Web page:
Btw. I remember the midnight dusk in june when i was on the baltic sea. Am at 28 north now; not that much difference in length of day night :-)

 

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31 minutes ago, Green Baron said:

 

Btw. I remember the midnight dusk in june when i was on the baltic sea. Am at 28 north now; not that much difference in length of day night :-)

 

But you see I get spoiled at midwinter, when I can set up and start imaging in the afternoon and go to bed early ;')

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HAHAHAHAHAHAHA!!

ent2b7t.png

Jupiter last night.

Created a map, too!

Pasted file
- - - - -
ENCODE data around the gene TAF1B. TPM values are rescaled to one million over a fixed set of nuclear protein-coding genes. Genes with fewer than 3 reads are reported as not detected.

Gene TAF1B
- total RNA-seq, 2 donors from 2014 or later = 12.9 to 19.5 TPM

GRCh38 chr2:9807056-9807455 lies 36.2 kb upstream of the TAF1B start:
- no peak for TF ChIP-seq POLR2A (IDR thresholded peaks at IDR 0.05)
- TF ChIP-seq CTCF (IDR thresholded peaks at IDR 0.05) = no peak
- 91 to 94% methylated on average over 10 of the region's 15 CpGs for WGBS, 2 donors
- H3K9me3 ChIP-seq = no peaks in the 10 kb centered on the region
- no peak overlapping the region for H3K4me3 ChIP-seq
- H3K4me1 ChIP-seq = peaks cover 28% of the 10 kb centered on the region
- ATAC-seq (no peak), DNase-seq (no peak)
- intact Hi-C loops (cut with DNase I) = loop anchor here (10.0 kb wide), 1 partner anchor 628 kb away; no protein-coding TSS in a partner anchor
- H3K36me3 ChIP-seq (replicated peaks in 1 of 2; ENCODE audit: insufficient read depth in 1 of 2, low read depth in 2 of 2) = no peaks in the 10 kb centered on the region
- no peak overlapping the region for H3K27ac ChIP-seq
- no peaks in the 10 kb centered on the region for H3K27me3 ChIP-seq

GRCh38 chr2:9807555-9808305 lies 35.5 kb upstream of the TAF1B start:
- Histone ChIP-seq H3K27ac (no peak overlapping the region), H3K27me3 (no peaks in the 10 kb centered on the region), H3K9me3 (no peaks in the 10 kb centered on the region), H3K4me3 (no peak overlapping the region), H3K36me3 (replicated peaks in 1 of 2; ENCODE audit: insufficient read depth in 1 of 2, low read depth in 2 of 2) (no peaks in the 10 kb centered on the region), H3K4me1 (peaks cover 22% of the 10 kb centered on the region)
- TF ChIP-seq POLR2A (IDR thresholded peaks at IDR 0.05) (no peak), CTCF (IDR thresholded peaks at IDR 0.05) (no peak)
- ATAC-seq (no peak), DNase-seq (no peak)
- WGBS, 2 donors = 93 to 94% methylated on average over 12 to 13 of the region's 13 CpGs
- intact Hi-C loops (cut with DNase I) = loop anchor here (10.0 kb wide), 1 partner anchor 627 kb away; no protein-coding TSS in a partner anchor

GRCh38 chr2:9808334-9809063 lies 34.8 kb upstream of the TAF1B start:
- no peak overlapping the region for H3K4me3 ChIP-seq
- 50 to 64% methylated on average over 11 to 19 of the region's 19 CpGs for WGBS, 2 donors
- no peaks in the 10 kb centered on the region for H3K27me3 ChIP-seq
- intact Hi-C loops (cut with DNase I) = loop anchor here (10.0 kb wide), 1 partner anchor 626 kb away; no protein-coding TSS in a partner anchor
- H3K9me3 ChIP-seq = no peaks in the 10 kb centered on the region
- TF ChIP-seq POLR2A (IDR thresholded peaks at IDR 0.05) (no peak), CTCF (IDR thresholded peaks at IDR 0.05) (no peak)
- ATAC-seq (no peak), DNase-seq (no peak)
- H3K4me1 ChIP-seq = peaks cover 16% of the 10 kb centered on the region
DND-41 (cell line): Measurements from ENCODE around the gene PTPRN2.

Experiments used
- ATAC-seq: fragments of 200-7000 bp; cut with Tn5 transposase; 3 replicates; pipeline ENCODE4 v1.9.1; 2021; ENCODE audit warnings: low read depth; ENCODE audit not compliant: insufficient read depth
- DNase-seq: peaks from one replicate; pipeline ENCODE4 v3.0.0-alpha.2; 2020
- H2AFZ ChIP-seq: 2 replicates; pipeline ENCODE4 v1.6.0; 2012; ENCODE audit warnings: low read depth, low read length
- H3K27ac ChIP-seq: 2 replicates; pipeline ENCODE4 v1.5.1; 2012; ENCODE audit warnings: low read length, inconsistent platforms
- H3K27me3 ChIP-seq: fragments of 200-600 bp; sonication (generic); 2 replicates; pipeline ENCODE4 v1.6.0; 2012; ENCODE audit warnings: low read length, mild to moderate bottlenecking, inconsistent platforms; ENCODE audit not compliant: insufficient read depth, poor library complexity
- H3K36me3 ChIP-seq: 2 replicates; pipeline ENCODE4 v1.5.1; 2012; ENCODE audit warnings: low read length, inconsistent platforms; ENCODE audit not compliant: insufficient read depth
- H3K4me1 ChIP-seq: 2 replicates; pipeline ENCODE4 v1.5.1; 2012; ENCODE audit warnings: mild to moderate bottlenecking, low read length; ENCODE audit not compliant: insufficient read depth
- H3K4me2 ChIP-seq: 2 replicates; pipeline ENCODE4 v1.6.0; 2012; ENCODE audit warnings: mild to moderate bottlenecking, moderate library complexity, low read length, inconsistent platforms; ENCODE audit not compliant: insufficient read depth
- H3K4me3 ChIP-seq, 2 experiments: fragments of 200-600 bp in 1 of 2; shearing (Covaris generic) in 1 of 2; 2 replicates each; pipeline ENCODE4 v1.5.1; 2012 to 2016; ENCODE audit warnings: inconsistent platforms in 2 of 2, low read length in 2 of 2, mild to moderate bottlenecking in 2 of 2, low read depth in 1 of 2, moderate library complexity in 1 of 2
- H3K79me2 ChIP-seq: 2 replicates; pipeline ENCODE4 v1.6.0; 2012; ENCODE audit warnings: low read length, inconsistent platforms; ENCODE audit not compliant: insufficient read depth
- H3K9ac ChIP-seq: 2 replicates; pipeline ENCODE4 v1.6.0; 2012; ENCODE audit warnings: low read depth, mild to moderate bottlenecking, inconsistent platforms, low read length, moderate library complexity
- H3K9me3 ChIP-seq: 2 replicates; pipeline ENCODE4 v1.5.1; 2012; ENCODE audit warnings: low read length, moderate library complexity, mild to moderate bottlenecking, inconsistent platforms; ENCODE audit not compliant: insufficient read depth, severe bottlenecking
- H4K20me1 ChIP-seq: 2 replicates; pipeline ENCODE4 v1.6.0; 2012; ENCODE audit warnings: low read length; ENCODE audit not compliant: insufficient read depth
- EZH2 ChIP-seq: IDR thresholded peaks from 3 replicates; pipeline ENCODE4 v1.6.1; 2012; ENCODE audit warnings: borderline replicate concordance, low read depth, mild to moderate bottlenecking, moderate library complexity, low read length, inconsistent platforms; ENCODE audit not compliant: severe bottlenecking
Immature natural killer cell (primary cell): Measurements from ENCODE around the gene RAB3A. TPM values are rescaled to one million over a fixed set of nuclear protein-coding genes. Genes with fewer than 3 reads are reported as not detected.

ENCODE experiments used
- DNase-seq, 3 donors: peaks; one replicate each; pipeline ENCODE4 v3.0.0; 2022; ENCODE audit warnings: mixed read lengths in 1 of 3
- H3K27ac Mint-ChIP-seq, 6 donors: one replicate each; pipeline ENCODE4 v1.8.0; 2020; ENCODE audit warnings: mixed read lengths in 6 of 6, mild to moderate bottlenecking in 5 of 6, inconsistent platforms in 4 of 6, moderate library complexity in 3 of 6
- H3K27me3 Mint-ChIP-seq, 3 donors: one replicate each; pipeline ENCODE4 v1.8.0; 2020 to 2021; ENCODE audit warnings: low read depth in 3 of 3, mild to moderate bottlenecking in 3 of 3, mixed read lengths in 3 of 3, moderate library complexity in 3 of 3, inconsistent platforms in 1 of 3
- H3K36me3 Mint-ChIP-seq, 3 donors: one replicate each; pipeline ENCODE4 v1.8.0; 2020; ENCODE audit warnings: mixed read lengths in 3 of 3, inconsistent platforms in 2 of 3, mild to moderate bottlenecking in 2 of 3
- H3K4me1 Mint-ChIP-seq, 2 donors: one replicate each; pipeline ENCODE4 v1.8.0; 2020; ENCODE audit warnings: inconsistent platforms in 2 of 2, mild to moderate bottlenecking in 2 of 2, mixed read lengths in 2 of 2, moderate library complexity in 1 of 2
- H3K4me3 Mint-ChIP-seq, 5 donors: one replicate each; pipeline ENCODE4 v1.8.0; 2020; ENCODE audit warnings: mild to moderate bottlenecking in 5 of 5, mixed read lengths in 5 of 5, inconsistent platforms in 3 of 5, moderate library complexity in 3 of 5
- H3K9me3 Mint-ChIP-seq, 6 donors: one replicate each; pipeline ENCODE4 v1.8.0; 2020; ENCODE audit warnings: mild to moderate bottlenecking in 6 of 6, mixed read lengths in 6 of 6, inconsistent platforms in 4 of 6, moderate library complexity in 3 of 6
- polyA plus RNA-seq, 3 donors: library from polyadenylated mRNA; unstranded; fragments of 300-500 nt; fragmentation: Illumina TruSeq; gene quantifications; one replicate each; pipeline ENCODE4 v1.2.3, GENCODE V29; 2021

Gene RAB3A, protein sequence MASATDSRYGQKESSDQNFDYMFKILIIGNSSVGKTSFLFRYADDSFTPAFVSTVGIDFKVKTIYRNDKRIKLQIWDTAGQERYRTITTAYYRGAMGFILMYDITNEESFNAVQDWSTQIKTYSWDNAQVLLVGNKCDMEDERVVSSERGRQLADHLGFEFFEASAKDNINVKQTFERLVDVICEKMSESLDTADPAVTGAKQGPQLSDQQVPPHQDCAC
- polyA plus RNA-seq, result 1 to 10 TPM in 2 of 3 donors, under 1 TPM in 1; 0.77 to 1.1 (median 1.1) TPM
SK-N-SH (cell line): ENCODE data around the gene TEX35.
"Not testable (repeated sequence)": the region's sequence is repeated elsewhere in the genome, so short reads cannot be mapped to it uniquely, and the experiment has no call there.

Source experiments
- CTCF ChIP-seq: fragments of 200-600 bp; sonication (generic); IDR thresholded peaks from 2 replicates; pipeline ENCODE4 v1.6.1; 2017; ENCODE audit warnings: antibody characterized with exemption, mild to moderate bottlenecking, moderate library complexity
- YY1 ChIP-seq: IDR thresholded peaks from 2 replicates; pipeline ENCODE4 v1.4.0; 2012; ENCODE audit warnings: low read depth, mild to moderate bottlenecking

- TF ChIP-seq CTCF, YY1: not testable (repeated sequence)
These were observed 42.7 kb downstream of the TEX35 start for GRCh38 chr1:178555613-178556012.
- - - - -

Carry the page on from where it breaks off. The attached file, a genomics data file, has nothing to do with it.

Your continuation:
cwF8atZ.png

 

Edited by _Augustus_
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1 hour ago, _Augustus_ said:

HAHAHAHAHAHAHA!!

ent2b7t.png

Jupiter last night.

THAT IS WHAT I HAD TO CHASE ! Just to align out the finder ! No motors ! For the sake of CCDs ! Good god ! Nice !

How "spoiled" were you when trying to take that ? :sticktongue:

EDIT (and sorry for sliight digging) :

On 3/22/2017 at 7:55 PM, Green Baron said:

Image processing is driving me nuts. ... ... As soon as as you cook your own soup i mean use your own data nothing works as it did in the vt. ...

Frustrated after several days i visited a forum ... ... posted my question and get a wavy answer like "did you check the "Lightness mask" box ?". *sigh* "Thanks for the reply, but, yes, i did ... ?"